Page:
When this French artist came back to Paris after a year-long service in the French military, he was dedicated to revolutionizing the world of art.
Georges Seurat (1859-1891) was from an upper-class family and received formal academic training at the École des Beaux-Arts in Paris in the late 1870s.
He didn’t embark on a journey to become the greatest academic painter in France but instead focused on developing a technique that is now referred to as Pointillism.
Let’s take a closer look at some of the most interesting facts about Bathers at Asnières by Georges Seurat, one of the artist’s intriguing masterpieces.
1. It was the first painting that Seurat completed following his military service
Georges Seurat was born and raised in Paris and picked up art as a child. He studied at the École Municipale de Sculpture et Dessin near the Boulevard Magenta where he lived.
He later received academic training under history painter Henri Lehmann (1814-1882) who was himself a former student of Neoclassical artist Jean-Auguste-Dominique Ingres (1780-1867).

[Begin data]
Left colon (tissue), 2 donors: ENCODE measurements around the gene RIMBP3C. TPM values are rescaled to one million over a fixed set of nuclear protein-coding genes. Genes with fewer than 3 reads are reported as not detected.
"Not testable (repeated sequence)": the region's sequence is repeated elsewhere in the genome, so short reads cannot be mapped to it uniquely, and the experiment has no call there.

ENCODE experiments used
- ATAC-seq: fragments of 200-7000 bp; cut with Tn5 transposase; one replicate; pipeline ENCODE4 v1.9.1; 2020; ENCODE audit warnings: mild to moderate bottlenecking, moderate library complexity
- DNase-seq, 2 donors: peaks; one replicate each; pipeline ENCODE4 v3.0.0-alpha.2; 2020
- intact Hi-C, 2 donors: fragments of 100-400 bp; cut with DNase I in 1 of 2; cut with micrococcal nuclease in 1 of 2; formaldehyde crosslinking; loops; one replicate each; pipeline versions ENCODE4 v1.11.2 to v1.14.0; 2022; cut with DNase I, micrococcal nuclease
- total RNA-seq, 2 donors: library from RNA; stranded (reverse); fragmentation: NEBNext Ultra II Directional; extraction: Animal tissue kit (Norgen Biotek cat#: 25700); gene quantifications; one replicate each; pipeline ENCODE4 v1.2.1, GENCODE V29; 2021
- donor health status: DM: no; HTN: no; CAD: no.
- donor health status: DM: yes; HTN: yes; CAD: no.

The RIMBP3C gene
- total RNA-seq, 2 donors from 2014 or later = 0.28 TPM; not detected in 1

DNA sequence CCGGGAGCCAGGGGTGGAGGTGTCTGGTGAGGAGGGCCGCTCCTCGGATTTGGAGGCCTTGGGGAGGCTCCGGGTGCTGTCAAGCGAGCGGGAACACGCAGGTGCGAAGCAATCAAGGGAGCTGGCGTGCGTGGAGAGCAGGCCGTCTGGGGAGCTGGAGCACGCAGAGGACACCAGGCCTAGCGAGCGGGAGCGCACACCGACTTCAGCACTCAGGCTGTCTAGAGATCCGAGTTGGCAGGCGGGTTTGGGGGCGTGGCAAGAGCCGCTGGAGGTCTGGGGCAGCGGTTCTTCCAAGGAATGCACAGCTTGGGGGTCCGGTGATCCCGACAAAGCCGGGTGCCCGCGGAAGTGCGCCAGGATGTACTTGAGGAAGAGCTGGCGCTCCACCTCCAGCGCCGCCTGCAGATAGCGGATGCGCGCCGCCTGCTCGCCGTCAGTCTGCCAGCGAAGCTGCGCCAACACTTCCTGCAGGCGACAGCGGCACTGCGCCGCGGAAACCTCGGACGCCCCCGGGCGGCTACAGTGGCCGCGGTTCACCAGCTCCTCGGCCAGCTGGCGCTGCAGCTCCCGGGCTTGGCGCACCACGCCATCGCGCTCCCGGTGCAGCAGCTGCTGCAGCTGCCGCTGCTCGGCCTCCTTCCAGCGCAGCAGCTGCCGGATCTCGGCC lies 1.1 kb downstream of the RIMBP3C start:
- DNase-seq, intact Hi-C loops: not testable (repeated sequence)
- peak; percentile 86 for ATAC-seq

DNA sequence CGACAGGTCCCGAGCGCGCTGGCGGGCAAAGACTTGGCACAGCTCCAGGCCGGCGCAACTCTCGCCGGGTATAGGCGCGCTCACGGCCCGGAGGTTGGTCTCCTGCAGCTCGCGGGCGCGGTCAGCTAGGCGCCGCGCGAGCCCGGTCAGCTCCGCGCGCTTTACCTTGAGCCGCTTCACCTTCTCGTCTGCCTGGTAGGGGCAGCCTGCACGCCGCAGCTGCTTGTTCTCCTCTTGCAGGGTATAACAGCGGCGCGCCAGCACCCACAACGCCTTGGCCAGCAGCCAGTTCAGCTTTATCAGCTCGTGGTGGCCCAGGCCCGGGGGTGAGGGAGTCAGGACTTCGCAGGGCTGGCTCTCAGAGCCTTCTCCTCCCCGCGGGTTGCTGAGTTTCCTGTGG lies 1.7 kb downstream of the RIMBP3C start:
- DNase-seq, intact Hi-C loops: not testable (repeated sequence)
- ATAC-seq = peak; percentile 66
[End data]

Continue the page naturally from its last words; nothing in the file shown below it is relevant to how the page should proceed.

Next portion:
During his time at the École des Beaux-Arts in 1878 and 1879, he mainly focused on copying artworks and sculptures.
He never completely abandoned what he learned here, something emphasized by the sculptural nature of the figures in this painting.
He left the prestigious art school in November 1879 for a year of military service at the Brest Military Academy and returned to Paris the following year.
He spent the next two years perfecting the Pointillist technique that he devised and completed Bathers at Asnières in 1884.
2. It depicts a scene near the Seine River in a fast-growing Parisian suburb
The Pointillist technique that Seurat perfected consists of applying small dots to produce larger fields. When viewed from a distance it results in patterns that make up the elements of the painting.
Seurat had a mathematical approach to this work which was quite unusual among the Impressionist artists who for the most part painted outdoors.
Although he is referred to as a Post-Impressionist artist, this distinctive new style is classified as Neo-Impressionism.
Surat’s masterpiece depicts a scene along the banks of the River Seine in Asnières. This is a suburb in the northwestern part of Paris that was rapidly developing at the time.
The city of Paris was expanding rapidly and had grown from 1 to 2 million inhabitants in just a few decades. This was reflected by the increased industrialization in its suburbs.